Kaplan told local NBC news anchor Colleen Williams recently: “This was done without any due diligence, any vetting of the retail community, and any democratic process whatsoever.”
Kaplan even brought up the fact that Ugg boots — a favorite of the fashion impaired — will be banned in West Hollywood. The new ordinance prohibits the sale of pelt-attached fur, hair and wool, although it does not apply to leather.
West Hollywood Chamber of Commerce's Morrill is livid. “We are dismayed that a city who has worked so tirelessly to create a district that attracts high-end fashion retailers, would abandon its business constituents without due diligence,” says Morrill in a press release, adding “the very stakeholders that make this city thrive economically have been ignored without as much as a survey.”
But we have to wonder about the chamber's political handling of the fur ban.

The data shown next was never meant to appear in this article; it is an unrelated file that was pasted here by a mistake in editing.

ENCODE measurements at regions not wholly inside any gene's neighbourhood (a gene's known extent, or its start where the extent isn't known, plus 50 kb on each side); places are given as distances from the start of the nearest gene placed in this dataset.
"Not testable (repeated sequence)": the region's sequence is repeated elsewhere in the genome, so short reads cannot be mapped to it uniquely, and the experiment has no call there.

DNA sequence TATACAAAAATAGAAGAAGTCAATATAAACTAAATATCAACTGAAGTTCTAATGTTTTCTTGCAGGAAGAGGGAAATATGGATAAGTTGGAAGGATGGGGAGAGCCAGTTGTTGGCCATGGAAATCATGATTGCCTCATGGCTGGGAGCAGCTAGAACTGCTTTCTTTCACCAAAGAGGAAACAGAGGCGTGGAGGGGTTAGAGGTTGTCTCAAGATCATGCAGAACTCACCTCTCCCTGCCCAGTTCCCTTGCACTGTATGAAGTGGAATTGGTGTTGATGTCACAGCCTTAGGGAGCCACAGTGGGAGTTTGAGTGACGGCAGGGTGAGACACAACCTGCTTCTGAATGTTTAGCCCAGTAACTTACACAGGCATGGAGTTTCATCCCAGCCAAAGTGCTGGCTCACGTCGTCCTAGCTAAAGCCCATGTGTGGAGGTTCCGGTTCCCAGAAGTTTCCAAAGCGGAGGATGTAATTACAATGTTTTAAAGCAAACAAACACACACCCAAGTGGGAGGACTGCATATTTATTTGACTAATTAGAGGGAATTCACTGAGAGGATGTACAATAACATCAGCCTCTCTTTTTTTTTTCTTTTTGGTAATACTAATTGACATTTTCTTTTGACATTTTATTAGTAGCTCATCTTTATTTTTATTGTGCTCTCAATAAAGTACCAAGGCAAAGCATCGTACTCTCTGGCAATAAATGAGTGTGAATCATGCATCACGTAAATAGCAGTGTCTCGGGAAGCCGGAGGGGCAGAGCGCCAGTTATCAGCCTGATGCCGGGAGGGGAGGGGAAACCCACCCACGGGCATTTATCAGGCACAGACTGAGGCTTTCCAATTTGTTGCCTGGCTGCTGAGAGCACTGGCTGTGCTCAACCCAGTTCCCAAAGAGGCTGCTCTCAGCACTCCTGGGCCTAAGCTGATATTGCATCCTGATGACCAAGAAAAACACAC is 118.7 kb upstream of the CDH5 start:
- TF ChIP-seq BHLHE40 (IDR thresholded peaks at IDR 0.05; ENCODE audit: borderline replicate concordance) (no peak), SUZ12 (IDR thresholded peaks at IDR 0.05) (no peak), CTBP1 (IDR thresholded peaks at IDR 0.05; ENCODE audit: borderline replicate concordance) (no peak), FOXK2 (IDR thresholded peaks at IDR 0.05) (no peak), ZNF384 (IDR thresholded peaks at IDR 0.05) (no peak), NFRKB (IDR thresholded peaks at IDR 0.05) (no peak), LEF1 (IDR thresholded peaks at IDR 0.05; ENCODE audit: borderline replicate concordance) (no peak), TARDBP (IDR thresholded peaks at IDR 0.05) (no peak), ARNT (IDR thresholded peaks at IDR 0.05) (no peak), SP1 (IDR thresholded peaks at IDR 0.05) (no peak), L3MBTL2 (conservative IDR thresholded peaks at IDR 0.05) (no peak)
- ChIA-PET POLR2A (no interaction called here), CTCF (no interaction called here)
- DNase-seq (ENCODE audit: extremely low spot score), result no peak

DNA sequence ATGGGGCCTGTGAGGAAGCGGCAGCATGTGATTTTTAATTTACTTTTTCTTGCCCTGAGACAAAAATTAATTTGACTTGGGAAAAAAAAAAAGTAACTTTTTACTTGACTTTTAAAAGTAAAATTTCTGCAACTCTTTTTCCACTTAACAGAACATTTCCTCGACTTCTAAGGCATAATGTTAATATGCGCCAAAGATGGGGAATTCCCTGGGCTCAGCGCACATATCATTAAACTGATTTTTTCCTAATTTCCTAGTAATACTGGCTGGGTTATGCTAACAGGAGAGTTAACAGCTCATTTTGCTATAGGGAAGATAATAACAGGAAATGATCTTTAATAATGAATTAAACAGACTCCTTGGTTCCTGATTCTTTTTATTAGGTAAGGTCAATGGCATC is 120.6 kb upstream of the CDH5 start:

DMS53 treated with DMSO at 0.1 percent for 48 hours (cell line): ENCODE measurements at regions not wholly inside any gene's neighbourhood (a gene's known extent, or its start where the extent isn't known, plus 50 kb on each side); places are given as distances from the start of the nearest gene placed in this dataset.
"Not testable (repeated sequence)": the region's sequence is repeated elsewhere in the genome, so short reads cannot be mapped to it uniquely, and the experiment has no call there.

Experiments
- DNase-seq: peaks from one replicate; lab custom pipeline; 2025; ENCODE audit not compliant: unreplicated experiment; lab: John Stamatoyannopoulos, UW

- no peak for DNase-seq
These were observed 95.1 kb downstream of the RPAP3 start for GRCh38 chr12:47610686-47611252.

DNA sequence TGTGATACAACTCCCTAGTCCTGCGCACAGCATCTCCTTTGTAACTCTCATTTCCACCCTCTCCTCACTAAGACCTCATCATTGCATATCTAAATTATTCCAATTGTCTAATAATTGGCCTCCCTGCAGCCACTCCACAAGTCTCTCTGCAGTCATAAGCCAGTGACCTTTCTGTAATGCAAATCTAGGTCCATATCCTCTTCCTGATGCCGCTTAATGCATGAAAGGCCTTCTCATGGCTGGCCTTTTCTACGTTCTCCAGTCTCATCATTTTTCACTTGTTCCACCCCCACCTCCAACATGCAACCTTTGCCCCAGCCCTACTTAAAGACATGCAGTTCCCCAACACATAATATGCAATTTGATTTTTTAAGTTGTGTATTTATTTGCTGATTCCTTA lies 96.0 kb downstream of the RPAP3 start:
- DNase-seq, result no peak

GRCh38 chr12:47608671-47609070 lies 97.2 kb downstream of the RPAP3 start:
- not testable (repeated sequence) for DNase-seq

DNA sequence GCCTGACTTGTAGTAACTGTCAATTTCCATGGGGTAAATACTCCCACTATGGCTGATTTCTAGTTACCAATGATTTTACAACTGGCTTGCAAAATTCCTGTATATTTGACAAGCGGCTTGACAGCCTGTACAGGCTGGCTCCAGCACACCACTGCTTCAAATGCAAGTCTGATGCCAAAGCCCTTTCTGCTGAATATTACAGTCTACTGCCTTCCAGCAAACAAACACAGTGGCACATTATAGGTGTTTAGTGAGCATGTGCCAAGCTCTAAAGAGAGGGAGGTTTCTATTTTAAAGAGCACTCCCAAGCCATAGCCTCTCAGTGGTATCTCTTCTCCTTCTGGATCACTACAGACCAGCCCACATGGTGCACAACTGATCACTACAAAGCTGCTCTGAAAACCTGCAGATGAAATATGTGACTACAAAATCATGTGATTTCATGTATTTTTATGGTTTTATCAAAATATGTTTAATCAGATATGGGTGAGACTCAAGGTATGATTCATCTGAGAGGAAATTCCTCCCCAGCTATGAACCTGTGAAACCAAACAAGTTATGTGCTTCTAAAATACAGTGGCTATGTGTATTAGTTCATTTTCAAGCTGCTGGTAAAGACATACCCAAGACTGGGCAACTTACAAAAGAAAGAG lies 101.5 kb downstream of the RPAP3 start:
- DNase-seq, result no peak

The chamber and fur-friendly retailers didn't seem to learn anything from bar and club owners who successfully watered down an outdoor smoking ban earlier this year by involving themselves in a smoking ban task force. Bar and club owners worked the system for months — basically getting their way in the end.
Yet the chamber and retailers refused to take part in a fur ban ad-hoc committee, which would seemingly have been retailer's best shot at blocking it.
The intentional absence from the committee leaves us wondering if the chamber was encouraged by lawyers to stay away from the committee. We don't know for sure because Morrill wouldn't get back to L.A. Weekly for comment.
As a cultural and fashion destination, it's shocking that the West Hollywood City Council — John D'Amico, John Heilman, Abbe Land, John Duran and Jeffrey Prang — passed a ban that will inevitably hurt the already struggling luxury goods market.
Store owners and managers, who consistently sell fur and wool garments, are frustrated, since business was just picking up again and clients were coming back to shop.